Approximately 15 to 20 employees who work for the county will be soon be affected by a recent decision made by the fiscal court to change its pay plan in attempts to make it more fair.
It was brought to the attention of the magistrates that some employees were not making as much as others who started after them and didn’t have as much experience and years served. This prompted the formation of a committee who was charged to look into pay plan, find out if there were indeed variables and to make suggestions on how to iron them out.
Magistrate Jo Orange, Drexel Johnson and Jack Crossley worked for months looking at the pay plan, and did in fact, find there were problems that needed correcting to make the plan fair for all current employees and those hired in the future.
“We didn’t even know where to start in the beginning,” said magistrate Orange. “We worked for three months comparing what employees actually were being paid based on experience and found employees that were being underpaid based on that experience and number of years worked.”
Magistrate Crossley said he hopes this change will be acceptable.
The county, as part of the committee recommendation, has raised the minimum starting wage by .50 cents in hopes this would correct some of the issues that began the problems in the first place. Department heads are now not allowed to vary away from the minimum when hiring unless they come to the fiscal court first.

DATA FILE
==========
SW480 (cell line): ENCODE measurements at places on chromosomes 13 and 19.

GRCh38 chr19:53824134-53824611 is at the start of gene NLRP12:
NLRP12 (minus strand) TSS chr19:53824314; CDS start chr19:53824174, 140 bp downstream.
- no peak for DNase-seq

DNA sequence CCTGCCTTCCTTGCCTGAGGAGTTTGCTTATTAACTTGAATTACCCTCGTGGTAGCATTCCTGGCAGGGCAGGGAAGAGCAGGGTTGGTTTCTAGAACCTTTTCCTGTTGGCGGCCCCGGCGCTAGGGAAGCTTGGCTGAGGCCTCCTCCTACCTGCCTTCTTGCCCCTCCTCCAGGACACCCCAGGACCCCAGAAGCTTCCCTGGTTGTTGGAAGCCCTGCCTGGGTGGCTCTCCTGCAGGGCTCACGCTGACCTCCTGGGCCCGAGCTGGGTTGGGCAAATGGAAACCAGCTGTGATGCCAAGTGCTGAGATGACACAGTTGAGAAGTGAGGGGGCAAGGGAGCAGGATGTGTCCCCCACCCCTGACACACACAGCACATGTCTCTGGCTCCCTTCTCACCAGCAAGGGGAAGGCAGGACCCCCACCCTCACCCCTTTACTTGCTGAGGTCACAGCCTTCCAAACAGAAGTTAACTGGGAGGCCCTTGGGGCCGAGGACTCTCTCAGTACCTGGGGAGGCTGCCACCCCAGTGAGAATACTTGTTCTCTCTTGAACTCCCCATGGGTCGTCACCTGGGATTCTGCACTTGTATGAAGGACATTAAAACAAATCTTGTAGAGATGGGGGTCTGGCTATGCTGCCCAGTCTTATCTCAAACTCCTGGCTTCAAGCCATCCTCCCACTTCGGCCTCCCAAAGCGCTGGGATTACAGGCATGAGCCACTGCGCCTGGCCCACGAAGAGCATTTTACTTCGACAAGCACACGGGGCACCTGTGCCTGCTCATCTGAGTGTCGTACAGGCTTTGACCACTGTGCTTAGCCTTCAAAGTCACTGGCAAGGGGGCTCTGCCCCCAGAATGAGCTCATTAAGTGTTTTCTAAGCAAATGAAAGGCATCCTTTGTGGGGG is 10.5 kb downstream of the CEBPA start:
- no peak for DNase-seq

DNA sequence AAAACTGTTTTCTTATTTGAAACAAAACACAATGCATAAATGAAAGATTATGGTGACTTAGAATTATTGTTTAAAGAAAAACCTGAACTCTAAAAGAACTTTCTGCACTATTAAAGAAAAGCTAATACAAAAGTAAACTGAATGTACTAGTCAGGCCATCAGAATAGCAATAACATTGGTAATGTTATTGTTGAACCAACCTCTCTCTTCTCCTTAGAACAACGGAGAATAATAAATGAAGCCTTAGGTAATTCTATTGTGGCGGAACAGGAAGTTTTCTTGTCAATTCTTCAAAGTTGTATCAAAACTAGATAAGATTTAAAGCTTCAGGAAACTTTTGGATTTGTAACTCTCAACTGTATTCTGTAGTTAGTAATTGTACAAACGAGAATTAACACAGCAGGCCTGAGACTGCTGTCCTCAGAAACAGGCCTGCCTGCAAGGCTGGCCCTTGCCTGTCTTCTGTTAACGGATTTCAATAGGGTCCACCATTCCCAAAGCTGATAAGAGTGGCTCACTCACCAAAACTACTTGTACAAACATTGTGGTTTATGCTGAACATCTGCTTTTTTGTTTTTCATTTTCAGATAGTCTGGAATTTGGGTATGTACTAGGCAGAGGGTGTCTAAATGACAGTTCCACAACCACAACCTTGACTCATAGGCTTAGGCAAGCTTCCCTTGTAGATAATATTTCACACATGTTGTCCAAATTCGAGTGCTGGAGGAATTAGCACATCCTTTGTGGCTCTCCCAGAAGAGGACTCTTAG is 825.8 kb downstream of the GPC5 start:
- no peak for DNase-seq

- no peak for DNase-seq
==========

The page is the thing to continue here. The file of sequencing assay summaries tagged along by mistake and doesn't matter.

Cost for the change to the pay plan is approximately $40,000.
“We cannot do more than the county can afford, but at least it’s evened out now,” said Judge Executive Logan Chick.
Magistrate Orange said the committee did not look at individual personalities, but instead at the salary schedule, years of service and experience.
“We were charged with trying to make it fair and we put our blood, sweat and tears into making it fair,” said Orange. “I don’t spend money. You know I don’t like to spend money. But I think we need to pay our people fairly.”
A change to the personnel policy is expected at a later date.
Logan County Clerk Scottie Harper thanked the court Tuesday for making the necessary changes to the pay plan. He suggested the court look into the plan every so often to assure it doesn’t get off track again.